Los Angeles, CA – November 2009… Location sound work always presents unique challenges, but for the crew tasked with capturing the sights and sounds of many of our planet’s most beautiful—and remote—fishing destinations, the job becomes even more demanding. Such is the case for George Clark, Executive Producer of HOOKED on the Fly, a new sport fishing program that will air on the Sportsman Channel come December 29th. The show’s production crew routinely encounters extreme weather conditions that pose serious threats to their electronic equipment, but when it comes to capturing audio, their wireless microphone systems from Lectrosonics deliver in a big way.
Clark, who initially started his career as a Ph.D. biological scientist and went on to work at many of the world’s most revered research institutes such as the Smithsonian Institution, received his MFA in film from the American Film Institute in Los Angeles and has been entrenched in the entertainment business ever since. He has worked extensively in both television and film and started his career with the made-for-television movie Stolen Innocence, on CBS. Similarly, the police drama anthology FBI: The Untold Stories for ABC is another of his many successes. For HOOKED on the Fly, Clark directs, writes, edits, and even mans the camera in addition to his work as location sound engineer.
Hosted by Christopher P. Travis, who is also the show’s Co-Executive Producer, HOOKED on the Fly’s mission is to experience nature, adventure, and promote conservation as seen through the lens of fly-fishing. “We capture the soul, art, science, and magic of fly-fishing,” says Clark. “This is the most challenging type of work a filmmaker is likely to encounter. The show takes viewers to many of the most beautiful places on Earth, where we meet people involved in the conservation of these wonderful resources. Viewers learn all about the nature of the habitat and the people involved—not only in the fishing, but also in the protection of these places. The very nature of this work places several daunting demands of the equipment we use.”
Clark’s current Lectrosonics equipment arsenal includes two MM400 water resistant, Digital Hybrid Wireless® miniature transmitters and two UCR100 beltpack receivers. The 4-channel system is routinely used for two channels of background (or ambient) sounds, a microphone for host Chris Travis, plus another microphone for either a guide, interviewee, or personality fisherman. “We’re planning on purchasing another MM400 and UCR100,” reports Clark, “as the fifth channel will enable us to accommodate a guide, guest, and host simultaneously.”
When queried about those features and characteristics of his Lectrosonics equipment that made it particularly well suited for this project, Clark emphasized Lectrosonics’ robust build quality, exceptional range, and sound quality. “As a show about fishing,” explained Clark, “we’re around water all the time—and not just the rivers or lakes where the fish are. We routinely encounter rain and other weather conditions that typically push electronics to their limits. We’ve found the compact form factor and water resistant design of the MM400’s to be exceptional. Both the transmitters and the receivers are solidly built and the range of the systems is terrific.”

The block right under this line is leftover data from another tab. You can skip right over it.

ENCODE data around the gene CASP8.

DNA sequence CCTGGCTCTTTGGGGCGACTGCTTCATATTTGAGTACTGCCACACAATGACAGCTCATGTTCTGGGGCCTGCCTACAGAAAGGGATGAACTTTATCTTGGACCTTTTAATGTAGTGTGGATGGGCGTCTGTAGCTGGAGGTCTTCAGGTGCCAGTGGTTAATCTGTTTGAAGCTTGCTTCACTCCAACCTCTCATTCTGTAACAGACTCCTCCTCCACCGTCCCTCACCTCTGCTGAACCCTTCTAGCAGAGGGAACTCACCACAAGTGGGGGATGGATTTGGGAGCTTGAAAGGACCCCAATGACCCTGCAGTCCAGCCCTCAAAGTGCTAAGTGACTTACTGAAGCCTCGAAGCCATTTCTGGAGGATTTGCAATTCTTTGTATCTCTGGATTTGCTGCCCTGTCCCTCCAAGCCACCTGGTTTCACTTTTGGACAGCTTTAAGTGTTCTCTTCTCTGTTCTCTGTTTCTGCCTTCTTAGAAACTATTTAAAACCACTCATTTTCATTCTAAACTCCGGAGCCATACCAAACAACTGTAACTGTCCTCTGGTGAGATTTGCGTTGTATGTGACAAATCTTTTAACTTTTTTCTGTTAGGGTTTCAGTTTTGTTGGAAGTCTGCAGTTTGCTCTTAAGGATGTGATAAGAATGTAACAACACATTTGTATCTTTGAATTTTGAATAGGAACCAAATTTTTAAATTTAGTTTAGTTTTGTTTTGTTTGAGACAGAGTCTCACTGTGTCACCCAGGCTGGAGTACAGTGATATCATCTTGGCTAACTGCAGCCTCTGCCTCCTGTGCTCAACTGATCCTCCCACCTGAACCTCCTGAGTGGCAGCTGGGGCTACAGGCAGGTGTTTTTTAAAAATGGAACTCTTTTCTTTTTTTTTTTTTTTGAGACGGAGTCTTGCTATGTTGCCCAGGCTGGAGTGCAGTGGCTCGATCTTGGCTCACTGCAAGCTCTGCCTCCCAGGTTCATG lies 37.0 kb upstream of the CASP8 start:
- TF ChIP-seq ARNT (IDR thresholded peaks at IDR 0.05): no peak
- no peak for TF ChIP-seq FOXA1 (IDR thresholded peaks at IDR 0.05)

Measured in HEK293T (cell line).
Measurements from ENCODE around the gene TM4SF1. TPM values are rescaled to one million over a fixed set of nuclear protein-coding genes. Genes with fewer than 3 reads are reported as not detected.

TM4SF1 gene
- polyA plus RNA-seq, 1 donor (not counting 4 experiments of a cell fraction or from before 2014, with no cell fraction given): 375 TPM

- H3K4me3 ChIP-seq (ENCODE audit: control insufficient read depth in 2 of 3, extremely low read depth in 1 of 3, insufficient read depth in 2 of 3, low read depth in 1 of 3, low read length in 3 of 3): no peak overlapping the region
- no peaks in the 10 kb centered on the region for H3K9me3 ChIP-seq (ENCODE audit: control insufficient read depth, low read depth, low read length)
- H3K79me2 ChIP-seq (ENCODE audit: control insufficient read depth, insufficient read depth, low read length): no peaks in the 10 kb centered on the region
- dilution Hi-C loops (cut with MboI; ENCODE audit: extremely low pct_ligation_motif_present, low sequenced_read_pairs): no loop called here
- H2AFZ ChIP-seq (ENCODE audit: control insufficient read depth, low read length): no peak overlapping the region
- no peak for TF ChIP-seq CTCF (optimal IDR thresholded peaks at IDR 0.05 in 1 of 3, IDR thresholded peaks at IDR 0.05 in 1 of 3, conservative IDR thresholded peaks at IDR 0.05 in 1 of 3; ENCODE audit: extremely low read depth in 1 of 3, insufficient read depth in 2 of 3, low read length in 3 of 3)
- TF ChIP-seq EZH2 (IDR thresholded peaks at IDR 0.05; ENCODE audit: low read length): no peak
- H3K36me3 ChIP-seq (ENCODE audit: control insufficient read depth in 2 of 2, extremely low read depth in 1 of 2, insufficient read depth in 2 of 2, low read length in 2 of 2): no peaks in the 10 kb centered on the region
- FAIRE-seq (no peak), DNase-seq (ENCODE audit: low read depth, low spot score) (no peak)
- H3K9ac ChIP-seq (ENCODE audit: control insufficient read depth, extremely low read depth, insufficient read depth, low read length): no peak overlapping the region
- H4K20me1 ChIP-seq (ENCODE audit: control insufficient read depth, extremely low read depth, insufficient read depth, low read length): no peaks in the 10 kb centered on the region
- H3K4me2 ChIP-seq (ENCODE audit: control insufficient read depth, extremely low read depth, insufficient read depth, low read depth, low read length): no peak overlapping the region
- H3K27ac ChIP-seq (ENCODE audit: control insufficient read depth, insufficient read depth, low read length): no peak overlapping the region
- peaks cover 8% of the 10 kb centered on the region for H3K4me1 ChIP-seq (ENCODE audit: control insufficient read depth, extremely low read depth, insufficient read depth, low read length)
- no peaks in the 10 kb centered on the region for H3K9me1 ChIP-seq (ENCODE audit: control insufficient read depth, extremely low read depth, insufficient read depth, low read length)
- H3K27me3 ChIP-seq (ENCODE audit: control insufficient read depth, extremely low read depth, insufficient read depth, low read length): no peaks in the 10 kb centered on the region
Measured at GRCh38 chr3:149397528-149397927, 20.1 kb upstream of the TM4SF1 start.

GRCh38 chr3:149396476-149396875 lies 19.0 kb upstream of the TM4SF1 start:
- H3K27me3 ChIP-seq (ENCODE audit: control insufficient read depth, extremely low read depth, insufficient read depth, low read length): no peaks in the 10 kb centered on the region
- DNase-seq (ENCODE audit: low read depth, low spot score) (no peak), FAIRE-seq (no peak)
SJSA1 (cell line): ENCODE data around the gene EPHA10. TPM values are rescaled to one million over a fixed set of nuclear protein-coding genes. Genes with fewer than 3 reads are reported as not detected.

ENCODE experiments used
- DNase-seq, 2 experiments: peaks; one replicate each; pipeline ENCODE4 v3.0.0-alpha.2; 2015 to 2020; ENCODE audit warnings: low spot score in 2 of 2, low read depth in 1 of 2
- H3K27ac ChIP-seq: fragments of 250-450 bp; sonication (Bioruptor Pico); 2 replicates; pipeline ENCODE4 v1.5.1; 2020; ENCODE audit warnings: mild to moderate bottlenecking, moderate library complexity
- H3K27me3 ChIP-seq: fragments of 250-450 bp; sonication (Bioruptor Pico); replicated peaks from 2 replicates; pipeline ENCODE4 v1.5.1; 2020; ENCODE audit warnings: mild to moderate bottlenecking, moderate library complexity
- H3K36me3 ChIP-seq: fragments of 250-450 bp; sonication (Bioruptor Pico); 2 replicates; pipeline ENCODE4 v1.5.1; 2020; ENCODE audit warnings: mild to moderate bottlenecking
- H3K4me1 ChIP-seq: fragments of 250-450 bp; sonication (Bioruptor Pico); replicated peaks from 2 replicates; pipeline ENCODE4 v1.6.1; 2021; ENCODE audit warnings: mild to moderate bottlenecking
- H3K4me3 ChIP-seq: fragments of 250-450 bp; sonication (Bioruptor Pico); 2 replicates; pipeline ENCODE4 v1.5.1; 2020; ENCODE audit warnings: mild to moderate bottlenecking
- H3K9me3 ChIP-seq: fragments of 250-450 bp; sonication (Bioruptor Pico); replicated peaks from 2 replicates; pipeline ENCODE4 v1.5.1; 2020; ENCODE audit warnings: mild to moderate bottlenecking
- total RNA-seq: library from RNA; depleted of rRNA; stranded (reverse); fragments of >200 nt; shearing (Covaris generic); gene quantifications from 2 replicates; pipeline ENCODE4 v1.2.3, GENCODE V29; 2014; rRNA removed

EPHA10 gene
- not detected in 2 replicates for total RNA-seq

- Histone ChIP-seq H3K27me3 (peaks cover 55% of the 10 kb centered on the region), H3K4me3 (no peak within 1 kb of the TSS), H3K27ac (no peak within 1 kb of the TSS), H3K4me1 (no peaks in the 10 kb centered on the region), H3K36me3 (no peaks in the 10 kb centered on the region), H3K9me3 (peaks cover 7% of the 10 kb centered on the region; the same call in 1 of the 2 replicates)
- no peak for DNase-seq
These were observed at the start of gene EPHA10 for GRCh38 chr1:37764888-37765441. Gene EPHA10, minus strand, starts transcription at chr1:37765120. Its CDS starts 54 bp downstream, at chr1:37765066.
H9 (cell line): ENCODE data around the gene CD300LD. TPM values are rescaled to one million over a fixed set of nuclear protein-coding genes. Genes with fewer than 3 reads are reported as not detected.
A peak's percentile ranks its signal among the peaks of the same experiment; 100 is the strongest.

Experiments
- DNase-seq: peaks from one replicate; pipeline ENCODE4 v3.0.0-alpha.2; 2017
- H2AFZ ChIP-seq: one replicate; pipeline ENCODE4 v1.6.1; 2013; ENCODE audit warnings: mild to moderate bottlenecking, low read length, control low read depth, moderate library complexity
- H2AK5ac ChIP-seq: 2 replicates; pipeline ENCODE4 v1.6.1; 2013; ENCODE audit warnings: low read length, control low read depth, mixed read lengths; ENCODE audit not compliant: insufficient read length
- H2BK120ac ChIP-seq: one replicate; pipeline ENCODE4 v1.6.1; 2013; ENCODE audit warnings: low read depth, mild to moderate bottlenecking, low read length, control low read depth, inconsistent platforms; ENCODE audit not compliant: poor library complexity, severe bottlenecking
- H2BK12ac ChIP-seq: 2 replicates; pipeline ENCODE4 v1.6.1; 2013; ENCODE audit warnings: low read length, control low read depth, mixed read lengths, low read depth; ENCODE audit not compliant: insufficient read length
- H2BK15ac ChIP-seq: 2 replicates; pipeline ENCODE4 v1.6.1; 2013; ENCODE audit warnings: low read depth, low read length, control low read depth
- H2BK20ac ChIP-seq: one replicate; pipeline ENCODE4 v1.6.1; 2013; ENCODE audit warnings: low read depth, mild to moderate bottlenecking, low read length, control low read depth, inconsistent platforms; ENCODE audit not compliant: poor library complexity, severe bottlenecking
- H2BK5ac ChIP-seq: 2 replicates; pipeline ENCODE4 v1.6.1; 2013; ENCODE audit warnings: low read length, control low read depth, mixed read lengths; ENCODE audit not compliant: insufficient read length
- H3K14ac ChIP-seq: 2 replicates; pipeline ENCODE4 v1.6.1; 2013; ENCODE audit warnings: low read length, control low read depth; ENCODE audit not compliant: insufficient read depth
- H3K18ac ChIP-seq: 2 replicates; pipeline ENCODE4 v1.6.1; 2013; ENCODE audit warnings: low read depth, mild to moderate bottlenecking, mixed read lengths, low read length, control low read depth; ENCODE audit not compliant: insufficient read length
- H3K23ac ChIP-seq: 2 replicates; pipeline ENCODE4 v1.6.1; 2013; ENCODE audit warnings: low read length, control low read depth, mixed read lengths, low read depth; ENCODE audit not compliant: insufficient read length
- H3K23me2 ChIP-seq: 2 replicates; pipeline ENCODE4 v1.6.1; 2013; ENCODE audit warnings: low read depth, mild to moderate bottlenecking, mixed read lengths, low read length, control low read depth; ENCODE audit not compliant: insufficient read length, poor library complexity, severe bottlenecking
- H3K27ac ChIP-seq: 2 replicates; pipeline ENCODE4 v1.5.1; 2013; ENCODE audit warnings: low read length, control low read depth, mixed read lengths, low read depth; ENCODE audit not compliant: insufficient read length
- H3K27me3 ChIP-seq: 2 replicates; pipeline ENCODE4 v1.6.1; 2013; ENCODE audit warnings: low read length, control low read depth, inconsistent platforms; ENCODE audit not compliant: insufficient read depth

“We film all over the world in many challenging climates and locales,” Clark continued. “Not once have we encountered a single issue—even during extreme rain conditions. It’s quite common for us to be filming on a long lens with multiple cameras and I’ve found the range of the Lectrosonics wireless system to be exceptional.”
The show’s premiere episode, The Last Wild River in California, which takes place along the Oregon – California border in January, is one such example of the challenging conditions Clark puts his gear through. Clark reports that the crew filmed in 15-20 degree weather where it rained for ten straight days, along with sleet and snow. “We had one camera a good 200-300 yards from the subject and another closer in,” notes Clark. “The rain was like a steady sheet of water and through it all; we had perfect audio without any failures.”
In addition to his equipment’s stellar performance attributes, Clark was also quick to point out that he considers Lectrosonics’ customer/technical support services to be first class. “Lectrosonics is extremely responsive to their customers,” says Clark. “They’ve been very helpful with frequency coordination and have provided excellent advice regarding backup equipment. I can honestly say that if a prospective customer wants the most reliable, lightweight, and compact system they can count on for serious production, I can’t think of any other wireless equipment that comes close to Lectrosonics. This equipment offers solid performance and is quite cost effective. For me, that spells value.”
Well respected within the film, broadcast, and theater technical communities since 1971, Lectrosonics wireless microphone systems and audio processing products are used daily in mission-critical applications by audio engineers familiar with the